The menu itself has a good selection of various breakfast items such as DIY sandwiches, omelettes, granola and English Breakfast staples, however, American pancakes need crispy, streaky bacon on them and I was surprised to see that this was not one of the extras you could add to your pancake stack.  The Cote D’Azur with blueberries and maple syrup was crying out for this.  I do believe they are trying to rectify this issue.  The lunch dishes sound appealing – I hear the Hungarian Goulash is delicious – there is a good choice of starters, mains, salads, pasta dishes and savoury pancakes on the menu.

Pancake Factory opens from 9am to 5pm and is great for breakfast or lunch.  Alternatively, if you’re booked in for lunch somewhere else, Pancake Factory is an ideal place to stop for a quick dessert before you get back to work!

Good luck focusing on your spreadsheets and presentations after dining on pancake glory.

Gastrorob

as published on www.yourgibraltartv.com

 

Salted Caramel Panna Cotta

Typing those four words has made my mouth water!

Classic panna cotta is normally served with a strawberry coulis to off-set the silky-white texture of the creamy panna cotta.  At the very least, slices of strawberry or other fruit will be used to finish the dish – even if just as mere decoration.  And this is delicious.  But in can be predictable and somewhat boring.

The actual panna cotta is just vanilla-infused cream so therefore can work with other flavours.  The first time I strayed from the panna-cotta-norm I created a slightly inedible disaster which I have no desire to recreate! However, this salted caramel panna cotta could easily become one of my favourite desserts.

Salted Caramel Panna Cotta

Ingredients:

For the Panna Cotta
1 small pot* double cream
3 gelatine sheets
1 Vanilla pod / 1 tspn vanilla paste
1 tbspn caster sugar
For the Salted Caramel Sauce
250g caster sugar
142ml double cream
50g butter
Salt

*pots used to be sold in 284ml (1/2 pint) pots but are now sold in 300ml pots – don’t worry about the difference.

Method:
1st:
Heat the double cream with either a vanilla pod sliced along its length or with a tspn, or thereabouts, of vanilla paste and the caster sugar.  Heat through until the sugar has dissolved.  Set aside and allow to cool slightly.

2nd: Bloom the gelatine sheets in cold water until soft.  Squeeze out the excess water and add to the warm cream.  Stir until completely dissolved.

3rd: Coat the inside of your dariole moulds/brûlée pots with oil and pour the panna cotta cream into them.  Chill for a few hours or until set.

In the meantime make the caramel sauce and set this aside to cool before using.

4th: In a heavy bottom frying pan, add the sugar and 4 tablespoons of water.  Allow the sugar to dissolve over a gentle heat.  Once dissolved, turn up the heat and allow the syrup to bubble until it turns caramel in colour.

5th: Take off the heat and stir in the butter and cream.  Optional extra: add salt flakes to the mixture.  Stir the mixture making sure the butter has melted properly and everything is incorporated.  Decant the mixture into a pouring jug / bottle.

To serve the panna cotta:

Run a knife along the inside of the dariole mould and sit in a bowl of hot water for a few seconds to loosen the panna cotta from the mould.  Place a plate ontop of the mould and upturn.  The panna cotta should come easily out of the mould.  If not, place it back into the bowl of hot water.

Pour the caramel sauce over and top with grated chocolate.  Absolutely amazing!

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Everyone loves chocolate chip cookies.

Chocolate Chip Cookies

Chocolate Chip Cookies

What is there not to like?  Butter, sugar, chocolate chips… yum!  But everyone likes their chocolate chip cookie to be different.  Some of us prefer a crisp cookie; others prefer a squidgy, fudgy, almost butterscotch, straight out of the oven chocolate chip cookie.  And then there are those who prefer their chocolate chip cookie to be somewhere in-between: fudgy and chewy in the centre but crisp around the edge.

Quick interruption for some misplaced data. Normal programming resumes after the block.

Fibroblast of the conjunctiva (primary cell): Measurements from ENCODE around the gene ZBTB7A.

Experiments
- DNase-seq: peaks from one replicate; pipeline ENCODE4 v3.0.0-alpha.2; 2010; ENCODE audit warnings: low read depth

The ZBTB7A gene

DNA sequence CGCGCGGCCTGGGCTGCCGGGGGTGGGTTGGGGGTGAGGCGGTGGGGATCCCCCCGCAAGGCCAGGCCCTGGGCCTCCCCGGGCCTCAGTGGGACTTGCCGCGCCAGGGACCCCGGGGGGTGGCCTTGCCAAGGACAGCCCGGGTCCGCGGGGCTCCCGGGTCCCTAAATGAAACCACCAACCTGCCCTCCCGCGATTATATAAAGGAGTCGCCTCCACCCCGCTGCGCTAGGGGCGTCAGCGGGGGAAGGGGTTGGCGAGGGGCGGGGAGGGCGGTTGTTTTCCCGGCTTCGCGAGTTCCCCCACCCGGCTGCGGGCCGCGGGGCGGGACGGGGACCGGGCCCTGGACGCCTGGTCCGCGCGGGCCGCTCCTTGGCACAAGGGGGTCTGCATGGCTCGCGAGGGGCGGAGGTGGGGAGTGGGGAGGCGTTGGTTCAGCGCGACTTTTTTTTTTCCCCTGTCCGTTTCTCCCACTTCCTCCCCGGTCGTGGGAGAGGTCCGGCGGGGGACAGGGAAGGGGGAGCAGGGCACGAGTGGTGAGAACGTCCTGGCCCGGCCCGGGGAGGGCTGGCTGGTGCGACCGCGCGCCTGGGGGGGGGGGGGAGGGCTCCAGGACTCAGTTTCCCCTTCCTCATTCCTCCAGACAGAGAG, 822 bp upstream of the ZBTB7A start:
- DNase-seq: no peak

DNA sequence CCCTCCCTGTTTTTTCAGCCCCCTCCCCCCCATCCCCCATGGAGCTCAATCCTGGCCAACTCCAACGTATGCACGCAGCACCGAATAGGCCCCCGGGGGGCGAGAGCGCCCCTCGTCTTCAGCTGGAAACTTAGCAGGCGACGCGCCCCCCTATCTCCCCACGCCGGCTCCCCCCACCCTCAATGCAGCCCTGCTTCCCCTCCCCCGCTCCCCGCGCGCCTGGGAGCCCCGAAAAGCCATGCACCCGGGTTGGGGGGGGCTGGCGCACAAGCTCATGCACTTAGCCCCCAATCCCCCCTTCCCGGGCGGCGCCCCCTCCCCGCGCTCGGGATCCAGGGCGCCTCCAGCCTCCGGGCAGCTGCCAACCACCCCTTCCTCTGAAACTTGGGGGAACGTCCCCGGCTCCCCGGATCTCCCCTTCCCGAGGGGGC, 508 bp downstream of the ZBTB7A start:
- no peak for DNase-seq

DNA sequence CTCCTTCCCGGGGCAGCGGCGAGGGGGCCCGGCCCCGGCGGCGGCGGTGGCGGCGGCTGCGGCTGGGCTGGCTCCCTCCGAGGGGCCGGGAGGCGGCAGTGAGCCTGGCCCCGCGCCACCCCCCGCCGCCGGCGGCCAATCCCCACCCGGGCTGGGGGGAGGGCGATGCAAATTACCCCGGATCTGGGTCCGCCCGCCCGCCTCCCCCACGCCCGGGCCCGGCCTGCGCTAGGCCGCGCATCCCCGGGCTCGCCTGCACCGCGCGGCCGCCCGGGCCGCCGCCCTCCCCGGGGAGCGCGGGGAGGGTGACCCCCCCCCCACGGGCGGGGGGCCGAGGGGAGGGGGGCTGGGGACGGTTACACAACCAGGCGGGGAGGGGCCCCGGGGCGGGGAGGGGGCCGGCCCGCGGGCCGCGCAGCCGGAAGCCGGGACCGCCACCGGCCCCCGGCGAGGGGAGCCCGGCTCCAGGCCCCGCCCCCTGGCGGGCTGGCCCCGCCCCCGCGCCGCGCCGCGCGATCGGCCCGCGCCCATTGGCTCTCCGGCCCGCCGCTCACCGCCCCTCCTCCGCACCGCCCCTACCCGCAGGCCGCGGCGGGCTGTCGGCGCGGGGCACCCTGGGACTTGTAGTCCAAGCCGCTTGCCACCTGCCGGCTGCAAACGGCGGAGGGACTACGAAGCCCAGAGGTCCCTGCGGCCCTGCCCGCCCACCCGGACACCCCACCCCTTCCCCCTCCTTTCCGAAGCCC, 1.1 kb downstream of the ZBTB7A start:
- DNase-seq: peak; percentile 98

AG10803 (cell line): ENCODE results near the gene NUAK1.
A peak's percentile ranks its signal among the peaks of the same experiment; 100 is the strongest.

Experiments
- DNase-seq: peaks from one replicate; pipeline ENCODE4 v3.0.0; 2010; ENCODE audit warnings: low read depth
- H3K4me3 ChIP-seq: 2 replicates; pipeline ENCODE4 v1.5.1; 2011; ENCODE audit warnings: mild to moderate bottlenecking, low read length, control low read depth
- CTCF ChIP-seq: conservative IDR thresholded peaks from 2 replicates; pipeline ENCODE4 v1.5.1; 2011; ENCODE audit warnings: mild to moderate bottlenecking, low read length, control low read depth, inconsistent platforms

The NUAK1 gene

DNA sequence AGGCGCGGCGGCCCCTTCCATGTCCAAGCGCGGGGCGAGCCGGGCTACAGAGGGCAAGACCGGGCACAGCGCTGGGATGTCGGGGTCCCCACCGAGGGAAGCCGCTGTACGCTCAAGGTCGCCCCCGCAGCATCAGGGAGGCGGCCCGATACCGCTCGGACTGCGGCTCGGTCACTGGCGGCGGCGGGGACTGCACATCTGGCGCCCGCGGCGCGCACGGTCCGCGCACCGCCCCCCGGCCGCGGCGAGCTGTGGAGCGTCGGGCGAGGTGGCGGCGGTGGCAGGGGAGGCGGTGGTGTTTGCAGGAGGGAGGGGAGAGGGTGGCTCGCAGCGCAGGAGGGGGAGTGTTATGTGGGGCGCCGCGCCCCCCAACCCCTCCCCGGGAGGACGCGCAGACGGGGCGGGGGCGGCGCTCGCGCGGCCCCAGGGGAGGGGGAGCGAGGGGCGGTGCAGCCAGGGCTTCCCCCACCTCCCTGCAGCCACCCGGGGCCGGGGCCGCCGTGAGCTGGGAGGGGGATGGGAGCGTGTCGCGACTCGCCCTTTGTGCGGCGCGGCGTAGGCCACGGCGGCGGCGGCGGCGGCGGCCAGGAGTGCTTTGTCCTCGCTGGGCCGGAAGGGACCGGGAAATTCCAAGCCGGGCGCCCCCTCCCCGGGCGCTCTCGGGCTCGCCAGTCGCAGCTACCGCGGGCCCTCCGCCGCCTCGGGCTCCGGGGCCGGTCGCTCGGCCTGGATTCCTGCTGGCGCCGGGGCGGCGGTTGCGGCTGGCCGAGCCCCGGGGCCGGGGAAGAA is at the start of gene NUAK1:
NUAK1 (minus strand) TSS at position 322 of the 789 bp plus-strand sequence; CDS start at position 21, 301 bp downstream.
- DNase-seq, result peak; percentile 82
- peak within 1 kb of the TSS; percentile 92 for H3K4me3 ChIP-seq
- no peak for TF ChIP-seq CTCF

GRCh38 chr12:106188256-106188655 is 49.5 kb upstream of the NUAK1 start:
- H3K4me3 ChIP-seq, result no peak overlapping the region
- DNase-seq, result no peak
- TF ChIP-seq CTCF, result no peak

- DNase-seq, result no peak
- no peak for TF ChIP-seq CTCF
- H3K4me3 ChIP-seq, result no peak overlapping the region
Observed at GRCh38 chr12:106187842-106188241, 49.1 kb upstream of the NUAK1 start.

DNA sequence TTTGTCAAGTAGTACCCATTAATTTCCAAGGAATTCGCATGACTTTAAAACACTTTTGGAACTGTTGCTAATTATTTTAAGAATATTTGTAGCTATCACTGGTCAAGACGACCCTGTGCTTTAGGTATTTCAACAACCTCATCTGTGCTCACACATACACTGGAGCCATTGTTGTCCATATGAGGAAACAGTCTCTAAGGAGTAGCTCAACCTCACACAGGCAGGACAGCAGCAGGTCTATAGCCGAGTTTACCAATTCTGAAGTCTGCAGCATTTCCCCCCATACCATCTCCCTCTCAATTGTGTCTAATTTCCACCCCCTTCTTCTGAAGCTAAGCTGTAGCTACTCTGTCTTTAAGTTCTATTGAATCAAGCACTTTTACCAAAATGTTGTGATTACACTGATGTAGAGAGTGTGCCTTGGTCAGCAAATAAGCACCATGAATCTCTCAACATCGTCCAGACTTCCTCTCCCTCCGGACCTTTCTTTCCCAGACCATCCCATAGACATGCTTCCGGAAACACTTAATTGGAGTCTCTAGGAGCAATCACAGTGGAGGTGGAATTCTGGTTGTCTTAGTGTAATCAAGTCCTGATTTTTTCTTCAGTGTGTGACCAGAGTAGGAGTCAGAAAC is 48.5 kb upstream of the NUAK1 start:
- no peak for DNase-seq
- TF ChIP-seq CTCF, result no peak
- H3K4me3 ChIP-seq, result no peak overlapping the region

Then there is the matter of whether it’s chocolate chips, chocolate pieces, or chocolate chunks.

Some of us don’t even get as far as needing to put the cookie dough in the oven!

Snack or Dessert?

Chocolate chip cookies are a go-to favourite dessert, Nigella taking it to another level with chocolate chip cookie dough pots that you bake in the oven!  Cookies make a great sweet snack or after school treat but no matter what your favourite chocolate chip recipe is, why is it that chocolate chip cookies are so appealing?

The imagery surrounding the Chocolate Chip Cookie is always about a caring and loving home.  In films we always see little Johnny’s bedtime routine involves a cookie and glass of milk; or should little Johnny be sick in bed, Mom would nurse him back to health with the miracle cure that was the Chocolate Chip Cookie!  Sesame Street encouraged us to believe that the chocolate chip cookie, courtesy of the Cookie Monster, “Me want cookie.  Nom, nom, nom!” was fun and enjoyable (and generally how I feel when faced with a tray of freshly baked cookies!)

The quintessential American panacea spreading joy and happiness throughout the world!

Please believe me, cynic I am not.  I love a good cookie.  I prefer mine to be fudgy and chewy in the centre with the occasional molten chocolate nugget poking through its cracked carapace but let’s be honest; when faced with a cookie, any cookie, they are all going to be devoured as soon as they come out of the oven.

Ultimate Chocolate Chip Cookies

Here is my ultimate chocolate chip cookie recipe:

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Chocolate Chip Cookies

Ingredients:

315g Plain Flour
½ tspn Baking Soda
225g Butter
113g Granulated Sugar
170g Soft Brown Sugar
1 tspn Salt
2 tspn Vanilla Extract
2 Large Eggs
350g Choc Chips

Method:

1st: Preheat the oven to 175˚C.

2nd: In a bowl, whisk together the flour, baking soda and salt.

3rd: Combine the butter and sugar together in a bowl and cream until light and fluffy.

4th: Add the eggs (1 at a time and combine) and the vanilla extract.

5th: Add the flour mixture and mix until just combined.

6th: Stir in the chocolate chips.

7th: Drop heaped tablespoon-sized balls of dough about 2 inches apart on baking sheets lined with parchment paper.  Bake for 8-10mins or until golden brown around the edges.  Allow to cool.